It’s been my experience that most writers tend to use 10 to 30 percent more words than they need to get their point across.  When I edit my work, the first thing I do, is look for extra words, extra words that don’t add anything to the meaning of the written piece.  I worry about the technical stuff later.  Next time you write a poem, a letter, a journal entry, a book, a movie script, a memo, a play, a postcard, a facebook entry… oh, you get it, take time to check if you’re using too many words, more than you need to get your intended meaning across to your intended audience at the intended time and the intended place.  If you’re as critical as I am, I bet you’ll be able to eliminate a few words in nearly every other sentence while remaining true to both the message and beauty of the writing. Take this piece for instance.  I’m really, really reluctant to post it.

Rimrock retreat – a day at Ghormley Meadows

For guys who do what I do (church music director), the day after Holy Week is bittersweet. Bitter, because all that the week promises in its wealth of life-giving news and hints of transformation are gone for another year. Sweet, because such a grand narrative is never over. It is always just beginning.

For National Poetry Month and to honor a most delightful day at a local Christian camp, I offer the following:

Rimrock retreat – a day at Ghormley Meadows


Rimrock, rustic and real with space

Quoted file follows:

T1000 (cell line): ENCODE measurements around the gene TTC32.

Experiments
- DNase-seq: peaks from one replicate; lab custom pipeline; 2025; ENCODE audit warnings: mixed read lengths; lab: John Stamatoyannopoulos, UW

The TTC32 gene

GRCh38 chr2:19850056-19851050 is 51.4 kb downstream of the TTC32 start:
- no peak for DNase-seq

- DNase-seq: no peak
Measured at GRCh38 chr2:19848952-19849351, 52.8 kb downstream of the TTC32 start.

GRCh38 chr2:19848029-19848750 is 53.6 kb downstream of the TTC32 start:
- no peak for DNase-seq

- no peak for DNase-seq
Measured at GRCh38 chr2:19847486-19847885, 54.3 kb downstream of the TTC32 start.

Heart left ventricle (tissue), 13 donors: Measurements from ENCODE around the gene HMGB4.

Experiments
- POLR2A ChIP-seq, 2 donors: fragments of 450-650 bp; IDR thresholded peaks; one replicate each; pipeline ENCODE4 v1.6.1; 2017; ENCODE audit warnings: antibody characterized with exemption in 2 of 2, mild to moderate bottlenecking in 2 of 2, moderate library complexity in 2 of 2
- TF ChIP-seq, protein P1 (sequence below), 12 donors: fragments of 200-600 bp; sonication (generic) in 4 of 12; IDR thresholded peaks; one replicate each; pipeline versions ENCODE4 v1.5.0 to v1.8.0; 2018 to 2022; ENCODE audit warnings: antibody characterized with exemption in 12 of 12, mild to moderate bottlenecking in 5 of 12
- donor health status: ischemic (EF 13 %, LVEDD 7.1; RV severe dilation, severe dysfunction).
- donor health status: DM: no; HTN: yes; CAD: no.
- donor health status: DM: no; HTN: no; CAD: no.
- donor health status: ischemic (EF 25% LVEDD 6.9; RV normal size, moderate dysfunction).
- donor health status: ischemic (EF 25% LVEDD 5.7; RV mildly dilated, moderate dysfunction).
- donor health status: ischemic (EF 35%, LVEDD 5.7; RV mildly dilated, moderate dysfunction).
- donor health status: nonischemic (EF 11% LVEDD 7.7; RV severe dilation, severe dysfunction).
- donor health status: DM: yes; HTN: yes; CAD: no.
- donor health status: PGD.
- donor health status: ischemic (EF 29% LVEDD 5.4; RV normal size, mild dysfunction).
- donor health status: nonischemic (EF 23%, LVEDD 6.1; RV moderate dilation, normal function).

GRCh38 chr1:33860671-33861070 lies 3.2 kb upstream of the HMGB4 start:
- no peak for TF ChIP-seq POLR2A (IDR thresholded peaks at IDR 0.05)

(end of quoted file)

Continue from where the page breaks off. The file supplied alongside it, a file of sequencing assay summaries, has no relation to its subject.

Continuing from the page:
to contain all that’s empty.

The rugged road cast before feet apace

where moon outshines the sun’s identity-

but loses out to one yet brighter.


Pillaged, austere and raw this one comes

bent and spent he went round

and there to see tomb unmanned, he’d won

what spillage, spewed, is spared, fixed and found.

I was blind but now have sight, or


is all that sees as blind or lost

as one whose eyes are just downcast?

For just to see is not to walk, wind-toss’d

and free from nature’s slighted past.

Between the stones of each one’s road


grow wild, still, evidences of strangely new

that mix with voices old to taunt

and vie for the once-free. But they, too

must retreat or be removed like mustard-mount

seeds of faith renewed, of hope, sowed


to keep and deepen the promised field

of unswept dreams and unkept pains;

detritus of lesser gods gives way to peals

of forest bells and words and Word unstain’d

This one’s tale of a Tale once and forever told.


Excerpt: A Train Called Forgiveness

The following is a short excerpt from my first book, A Train Called Forgiveness: A Novel Based on Reality.  It’s the story of Andy Burden, a young man who’s struggling with his childhood experience of being subjected to a cult.  The following excerpt depicts the beginning of the cult leader’s loyalty ceremony.  For more information about the book, go to  The book is now available at

* * *

In the summer of 1977, Peter held a special meeting.  He came with his bible, a bottle of wine, and a silver chalice.

He preached about Jesus’ disciples.  He spoke tenderly, with a soft, kind voice.  He spoke of the disciples’ love for Jesus, their teacher.

He compared us, his followers, to the disciples.  He compared himself to Jesus.